NEW YORK A Chilean port
dispute and copper scrap tightness could push copper cathode
premiums up in the next few weeks, traders and consumers told
Spot copper cathode premiums
remain between 4.5 and 5.5 cents per pound but market
participants expect them to increase, pointing to an ongoing
strike at the Chilean ports of Angamos, Antofagasta, Inquique
and San Antonio (
amm.com, March 28).
Traders with material waiting at
Chilean ports said the strike is already pushing back
deliveries, and if the dispute is prolonged premiums will
undoubtedly get a boost, particularly as copper demand
continues to improve in the spring.
"Theres a good chance
premiums will pick up," one trader told AMM.
A second trader confirmed that
the Chilean port strike is delaying deliveries globally, noting
that he has not yet received his March material. He said it
wont be long until these delays have a trickle-down
effect on premiums, particularly as the strike enters a "second
week with no signs of going away."
Still, the first trader said he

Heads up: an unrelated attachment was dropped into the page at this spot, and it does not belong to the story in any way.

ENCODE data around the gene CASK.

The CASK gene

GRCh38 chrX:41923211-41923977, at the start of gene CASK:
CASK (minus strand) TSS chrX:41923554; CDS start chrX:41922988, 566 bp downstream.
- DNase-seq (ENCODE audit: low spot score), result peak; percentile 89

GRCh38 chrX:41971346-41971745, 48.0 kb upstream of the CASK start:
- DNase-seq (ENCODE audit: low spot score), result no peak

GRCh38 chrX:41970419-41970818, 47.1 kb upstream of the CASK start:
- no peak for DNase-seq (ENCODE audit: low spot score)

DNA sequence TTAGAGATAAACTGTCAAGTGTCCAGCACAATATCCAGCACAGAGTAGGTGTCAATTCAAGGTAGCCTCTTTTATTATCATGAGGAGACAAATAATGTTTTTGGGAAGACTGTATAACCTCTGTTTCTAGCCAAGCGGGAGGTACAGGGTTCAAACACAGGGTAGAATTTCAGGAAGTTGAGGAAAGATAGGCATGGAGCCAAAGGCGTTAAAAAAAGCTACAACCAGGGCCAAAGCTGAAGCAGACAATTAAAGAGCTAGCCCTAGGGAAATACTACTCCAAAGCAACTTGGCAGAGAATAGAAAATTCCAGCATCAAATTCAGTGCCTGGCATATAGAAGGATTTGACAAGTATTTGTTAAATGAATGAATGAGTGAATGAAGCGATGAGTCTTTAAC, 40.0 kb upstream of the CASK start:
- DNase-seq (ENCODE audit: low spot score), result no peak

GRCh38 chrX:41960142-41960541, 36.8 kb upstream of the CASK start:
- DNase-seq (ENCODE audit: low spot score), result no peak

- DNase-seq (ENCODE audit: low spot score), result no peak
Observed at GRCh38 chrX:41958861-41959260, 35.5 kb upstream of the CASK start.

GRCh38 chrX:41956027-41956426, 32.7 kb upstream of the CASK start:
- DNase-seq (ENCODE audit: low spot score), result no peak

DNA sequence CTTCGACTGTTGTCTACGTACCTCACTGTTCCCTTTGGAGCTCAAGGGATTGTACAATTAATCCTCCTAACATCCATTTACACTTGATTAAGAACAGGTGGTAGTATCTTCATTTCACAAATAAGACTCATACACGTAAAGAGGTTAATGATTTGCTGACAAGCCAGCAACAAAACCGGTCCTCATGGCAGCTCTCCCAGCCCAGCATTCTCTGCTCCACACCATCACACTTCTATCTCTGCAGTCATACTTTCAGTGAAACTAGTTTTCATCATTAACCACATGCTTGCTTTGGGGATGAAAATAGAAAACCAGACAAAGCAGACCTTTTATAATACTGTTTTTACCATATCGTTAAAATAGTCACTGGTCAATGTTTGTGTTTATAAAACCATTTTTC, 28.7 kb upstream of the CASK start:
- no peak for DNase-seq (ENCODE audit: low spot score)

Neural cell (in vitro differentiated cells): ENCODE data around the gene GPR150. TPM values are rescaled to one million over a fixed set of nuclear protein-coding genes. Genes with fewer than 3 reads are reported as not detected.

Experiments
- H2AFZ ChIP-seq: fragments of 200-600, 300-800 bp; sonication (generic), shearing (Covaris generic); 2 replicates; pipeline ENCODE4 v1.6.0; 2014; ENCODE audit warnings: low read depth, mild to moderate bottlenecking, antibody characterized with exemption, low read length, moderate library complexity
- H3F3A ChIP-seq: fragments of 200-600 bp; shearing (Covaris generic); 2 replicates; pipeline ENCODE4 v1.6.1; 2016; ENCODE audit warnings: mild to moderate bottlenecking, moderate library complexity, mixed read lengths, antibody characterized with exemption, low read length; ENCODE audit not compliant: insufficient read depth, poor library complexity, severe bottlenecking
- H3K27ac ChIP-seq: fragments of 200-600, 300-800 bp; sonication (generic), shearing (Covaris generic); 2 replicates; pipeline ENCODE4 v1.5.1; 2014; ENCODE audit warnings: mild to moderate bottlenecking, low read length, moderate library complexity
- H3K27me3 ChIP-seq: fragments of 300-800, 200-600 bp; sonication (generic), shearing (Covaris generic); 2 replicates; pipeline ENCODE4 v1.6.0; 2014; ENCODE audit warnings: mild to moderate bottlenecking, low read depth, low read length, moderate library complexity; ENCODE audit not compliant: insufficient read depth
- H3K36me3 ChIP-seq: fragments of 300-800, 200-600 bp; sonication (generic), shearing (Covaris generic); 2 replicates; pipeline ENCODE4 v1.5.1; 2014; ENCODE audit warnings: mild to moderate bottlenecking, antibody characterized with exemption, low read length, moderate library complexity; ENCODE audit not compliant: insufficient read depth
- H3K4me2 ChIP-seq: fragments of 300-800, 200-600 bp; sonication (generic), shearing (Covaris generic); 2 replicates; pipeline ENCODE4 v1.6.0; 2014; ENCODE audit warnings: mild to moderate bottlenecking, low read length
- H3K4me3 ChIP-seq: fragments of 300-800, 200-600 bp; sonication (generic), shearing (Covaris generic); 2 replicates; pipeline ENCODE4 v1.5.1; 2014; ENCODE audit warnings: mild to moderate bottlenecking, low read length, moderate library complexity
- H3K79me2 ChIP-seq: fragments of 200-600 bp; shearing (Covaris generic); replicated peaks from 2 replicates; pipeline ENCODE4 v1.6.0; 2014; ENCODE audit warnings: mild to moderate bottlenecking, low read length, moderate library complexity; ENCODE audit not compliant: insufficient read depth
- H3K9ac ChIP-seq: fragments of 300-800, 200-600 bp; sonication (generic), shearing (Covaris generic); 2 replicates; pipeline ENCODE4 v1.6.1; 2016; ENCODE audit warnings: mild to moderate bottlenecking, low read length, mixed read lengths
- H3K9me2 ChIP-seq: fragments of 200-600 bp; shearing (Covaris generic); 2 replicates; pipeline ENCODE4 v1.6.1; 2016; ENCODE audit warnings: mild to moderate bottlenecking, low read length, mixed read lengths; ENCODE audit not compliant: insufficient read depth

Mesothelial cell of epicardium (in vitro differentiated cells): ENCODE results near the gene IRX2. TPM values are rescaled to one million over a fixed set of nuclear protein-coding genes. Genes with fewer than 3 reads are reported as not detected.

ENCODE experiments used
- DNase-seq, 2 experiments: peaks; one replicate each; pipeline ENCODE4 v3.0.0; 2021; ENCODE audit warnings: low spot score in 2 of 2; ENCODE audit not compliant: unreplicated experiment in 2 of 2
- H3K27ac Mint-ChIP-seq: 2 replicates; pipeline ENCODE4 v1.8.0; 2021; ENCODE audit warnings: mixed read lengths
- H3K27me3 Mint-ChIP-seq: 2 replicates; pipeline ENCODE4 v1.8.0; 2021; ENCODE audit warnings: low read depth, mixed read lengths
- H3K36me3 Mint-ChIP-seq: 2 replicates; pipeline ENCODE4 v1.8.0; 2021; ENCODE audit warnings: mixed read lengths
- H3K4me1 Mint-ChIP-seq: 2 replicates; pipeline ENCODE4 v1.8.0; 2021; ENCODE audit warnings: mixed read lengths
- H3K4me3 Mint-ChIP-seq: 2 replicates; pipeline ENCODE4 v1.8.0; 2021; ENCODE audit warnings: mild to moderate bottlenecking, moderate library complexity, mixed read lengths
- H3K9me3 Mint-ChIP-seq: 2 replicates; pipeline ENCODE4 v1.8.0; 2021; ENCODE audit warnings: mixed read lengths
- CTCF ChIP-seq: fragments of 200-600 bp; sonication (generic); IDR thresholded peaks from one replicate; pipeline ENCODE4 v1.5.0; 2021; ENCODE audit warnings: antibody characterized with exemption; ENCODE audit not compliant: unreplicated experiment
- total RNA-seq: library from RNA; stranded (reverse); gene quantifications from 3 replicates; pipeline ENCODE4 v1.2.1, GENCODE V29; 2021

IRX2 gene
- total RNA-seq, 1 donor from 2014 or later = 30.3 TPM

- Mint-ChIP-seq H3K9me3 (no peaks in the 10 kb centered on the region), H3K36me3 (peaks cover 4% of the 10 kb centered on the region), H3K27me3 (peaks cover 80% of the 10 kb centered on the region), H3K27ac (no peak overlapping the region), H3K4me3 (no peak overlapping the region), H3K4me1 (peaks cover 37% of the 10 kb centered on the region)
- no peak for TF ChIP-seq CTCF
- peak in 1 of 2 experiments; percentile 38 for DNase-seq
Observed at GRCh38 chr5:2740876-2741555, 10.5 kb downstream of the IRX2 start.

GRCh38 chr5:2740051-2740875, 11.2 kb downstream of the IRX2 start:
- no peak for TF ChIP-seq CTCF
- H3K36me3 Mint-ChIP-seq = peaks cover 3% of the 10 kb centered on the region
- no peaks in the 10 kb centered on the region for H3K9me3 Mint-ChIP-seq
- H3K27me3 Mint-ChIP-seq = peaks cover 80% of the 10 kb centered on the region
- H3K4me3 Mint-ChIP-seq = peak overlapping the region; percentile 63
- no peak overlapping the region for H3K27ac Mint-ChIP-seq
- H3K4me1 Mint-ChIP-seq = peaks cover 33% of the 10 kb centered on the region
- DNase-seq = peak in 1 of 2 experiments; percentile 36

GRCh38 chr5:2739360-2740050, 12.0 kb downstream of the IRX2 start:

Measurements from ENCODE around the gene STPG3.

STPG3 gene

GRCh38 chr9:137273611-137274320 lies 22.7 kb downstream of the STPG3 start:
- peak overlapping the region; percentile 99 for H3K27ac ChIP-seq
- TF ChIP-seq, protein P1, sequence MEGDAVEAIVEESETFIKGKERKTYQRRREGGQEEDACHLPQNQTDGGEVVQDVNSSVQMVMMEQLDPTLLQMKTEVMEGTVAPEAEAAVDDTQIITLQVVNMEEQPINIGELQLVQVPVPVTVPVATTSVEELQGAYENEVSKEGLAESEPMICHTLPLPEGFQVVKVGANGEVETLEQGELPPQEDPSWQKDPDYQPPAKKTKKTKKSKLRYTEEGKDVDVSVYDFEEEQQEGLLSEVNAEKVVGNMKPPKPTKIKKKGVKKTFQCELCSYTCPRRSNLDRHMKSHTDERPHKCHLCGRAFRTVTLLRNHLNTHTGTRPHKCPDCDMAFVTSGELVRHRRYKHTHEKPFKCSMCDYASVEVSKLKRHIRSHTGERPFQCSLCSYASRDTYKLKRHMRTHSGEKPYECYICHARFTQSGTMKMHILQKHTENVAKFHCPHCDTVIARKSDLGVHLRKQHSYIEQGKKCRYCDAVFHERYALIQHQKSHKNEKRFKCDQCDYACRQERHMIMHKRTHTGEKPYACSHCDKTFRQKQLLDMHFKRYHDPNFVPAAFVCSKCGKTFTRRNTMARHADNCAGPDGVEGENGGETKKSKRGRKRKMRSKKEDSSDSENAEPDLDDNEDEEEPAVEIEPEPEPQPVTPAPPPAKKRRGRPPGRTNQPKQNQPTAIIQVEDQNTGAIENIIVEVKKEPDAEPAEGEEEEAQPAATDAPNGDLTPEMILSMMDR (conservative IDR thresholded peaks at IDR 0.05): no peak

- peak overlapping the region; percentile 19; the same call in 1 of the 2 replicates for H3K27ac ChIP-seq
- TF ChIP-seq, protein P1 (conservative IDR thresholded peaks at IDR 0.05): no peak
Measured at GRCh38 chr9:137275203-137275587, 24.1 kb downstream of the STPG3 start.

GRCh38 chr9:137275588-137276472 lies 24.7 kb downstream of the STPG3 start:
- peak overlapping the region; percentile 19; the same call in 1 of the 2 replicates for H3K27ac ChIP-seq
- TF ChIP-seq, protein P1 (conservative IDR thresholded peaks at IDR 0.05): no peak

has seen little evidence of any spot deals being closed at
higher numbers as a result of the port strikes. "(Premiums) are
probably marked higher as a result of whats going on, but
Im not sure much has been traded," he said, pegging
premiums at 4.5 to 5.5 cents per pound.
However, sources said that an
increase is not far off, particularly as demand from wire and
cable consumers improves.
"Business is getting better. The
tube, wire and cable guys are in the market for the spring and
summer," a third trader said.
"Were seeing a little
pickup now that were entering the busy season," a
consumer source said. "And if I had to guess, Id say
premiums would inch up, given they were low recently."
In addition to the port strike
and a seasonal uptick in demand, continued scrap tightness also
should push premiums higher as consumers who normally purchase
scrap are forced to enter the cathode market.
"Scrap is short. Its very
tight, so premiums to buy Grade A (will go up)," the third
"(The lack of) scrap
availability is becoming more dramatic," a second consumer
source said. "That bodes well for people selling cathode.
Ill probably need to buy more cathode on a spot
Traders continued to take
advantage of incentives being paid by warehousing companies to
store material, with 8,275 tonnes delivered into London Metal
Exchange-approved warehouses in New Orleans between March 20
and 27. Copper stocks in New Orleans stood at 569,775 tonnes
March 27, with canceled warrants at 91,375 tonnes.